Let there be no noise made, my gentle friends;
Unless some dull and favourable hand
Will whisper music to my weary spirit.
As much as Jaisalmer is filled with the golden sand, it’s also filled with traditional folk melodies, which echo stories of generations, imbibed with these melodies. Habib Khan hails from the Mirari tribe that resides in Chelak village in Jaisalmer district of Rajasthan. Their tribe is a part of the Manganiyar community of the state which had been quite popular since the time of Rajput rulers who have protected them and become their patrons over the historic years during the medieval times. This group specifically considers the Bhati family as their patrons and has been providing them with their musical flair for many years.
Habib Khan’s family has been into music for generations, and he, himself has been learning music ever since he remembers. The eyes of this 35-year-old singer from the Manganiyar community of Rajasthan light up as he starts speaking about his music with all the passion.
The group also has 5 other members, and all of them are related to each other. Basically, their whole bloodline is musical. Habib Khan was brought up in a musical environment and has been singing these folk songs since his childhood.
Like most of the Manganiyaars, this group songs also has various range of themes like marriage, love, separation, childbirth and the special occasions in a family. Various families in Jaisalmer, have been their patrons for ages, and their economy is dependent on music. Their musical groups are called to perform on these occasions, and this group has performed at various destinations in India and Habib Khan has also travelled and lived in Washington, California and New York for workshops. He also collaborates with other musical groups from time to time.
September to February is the peak season when most of the occasions like marriage take place, and when they get their most business. Habib Khan has learned music from his father and his children are also being trained in music currently. The main instruments used by his group are Khamaicha, Dholak, Harmonium, Morchang, Khadtaal, and Algoza. The main recurring raagas in their songs being Shubh, Kalyan and Bhairav. Like other Manganiyaars, they also believe that traditionally, and as per mythology, there were 6 main raagas, and each raga has 5 wives, making it a total of 36 raagas, which forms the base of their classical music vocabulary. While most raagas are meant to be sung at a particular time, as per the time-theory of music, Raag Bhairavi is considered to be “Sada-suhaagan” (literal meaning, forever married). He considers bhairavi to be one of the most important raags, which can be sung at any time and any occasion.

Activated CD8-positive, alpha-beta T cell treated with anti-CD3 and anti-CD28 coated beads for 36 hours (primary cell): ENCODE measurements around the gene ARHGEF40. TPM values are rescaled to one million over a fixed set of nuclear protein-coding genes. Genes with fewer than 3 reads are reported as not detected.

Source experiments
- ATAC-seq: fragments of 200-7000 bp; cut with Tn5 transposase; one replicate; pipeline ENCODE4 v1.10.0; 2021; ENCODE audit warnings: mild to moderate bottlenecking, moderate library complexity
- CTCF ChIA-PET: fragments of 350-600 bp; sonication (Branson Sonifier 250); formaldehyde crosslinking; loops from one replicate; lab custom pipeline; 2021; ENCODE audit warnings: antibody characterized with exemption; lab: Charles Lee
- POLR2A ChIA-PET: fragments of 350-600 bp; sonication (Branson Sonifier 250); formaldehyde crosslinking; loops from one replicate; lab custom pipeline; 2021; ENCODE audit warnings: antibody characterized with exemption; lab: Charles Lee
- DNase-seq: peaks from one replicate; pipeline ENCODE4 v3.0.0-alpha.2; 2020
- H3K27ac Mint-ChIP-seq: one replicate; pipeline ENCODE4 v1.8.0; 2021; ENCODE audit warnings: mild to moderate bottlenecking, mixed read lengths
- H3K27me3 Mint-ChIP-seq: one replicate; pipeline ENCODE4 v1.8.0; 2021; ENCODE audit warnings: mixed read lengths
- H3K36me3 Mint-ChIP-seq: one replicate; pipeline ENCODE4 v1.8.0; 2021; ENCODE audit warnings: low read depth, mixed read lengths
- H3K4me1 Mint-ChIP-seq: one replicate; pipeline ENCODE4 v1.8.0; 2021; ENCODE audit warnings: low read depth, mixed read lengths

These ragas used by Habib Khan also hints of influences from Guru Granth Sahib, According to the Guru Granth the first raga created by the Maker was Bhairav, and raga Bhairav had five raginis of which only the first, raga Bhairavi is known today and performed. The folk songs of Rajasthan have maintained the elements of Indian classical music despite the fact that they are freely composed and sung, knowing no rigid rules. At times, their audience also demands popular songs, which have been imbibed into Bollywood, and they are more than happy to oblige since they consider that music is essential for enjoyment. When asked about his future plans, Habib khan says that he wants his children and the upcoming generations to carry forward this musical tradition while keeping their formal education in a healthy balance.
Habib Khan’s music is mesmerizing and his deep, baritone voice keeps the mood of the music alive. They combine their love for music and the skill for the same to make musical masterpieces, and timeless harmonies. Interestingly, the lyrics to these songs are quite simple, yet they are capable of evoking heartfelt human emotions.
Nowadays, in order to keep the musical tradition alive, is difficult, since many songs are lost with time, owing to the influx of popular music, therefore recognition of these artists is essential as they form the part of intangible heritage of Rajasthan. A culture to be nourished, enhanced and shared. Poetic and lyrical melodies echo in this never-ending Thar, and its every sand grain.
They focus on Rajasthani folk music and make songs dedicated to various auspicious occasions for the royal family. Using their creativity for writing lyrics and using folk melodies in order to convey their messages, they sing about weddings, birth, and death ceremonies for these families as well as their whole community. Along with Satar Khan, Bhutte Khan, Salim Khan’s melodious music and Devu Khan’s vocal ability, they have a group that has mastered all the traditional Rajasthani musical instruments like Dholak, Khartal, and Harmonium.
Their knowledge in the theory of Indian classical music such as different ragas and talas separates them from other folk groups as communities of the country. Habib Khan’s group, in particular, pays a certain amount of preference to the Kalyan raga which is usually played at dusk. They have performed in various Indian cities but found performing in Mumbai the most exciting and rewarding.
They come from humble backgrounds but have a vigorous desire to create and perform their art not just to make a living but contribute to their community’s musical culture. They have come together form similar walks of life and different age groups to form a clique in order to showcase their skills and abilities to promote the culture of Rajasthan and set it on a path of prosperity.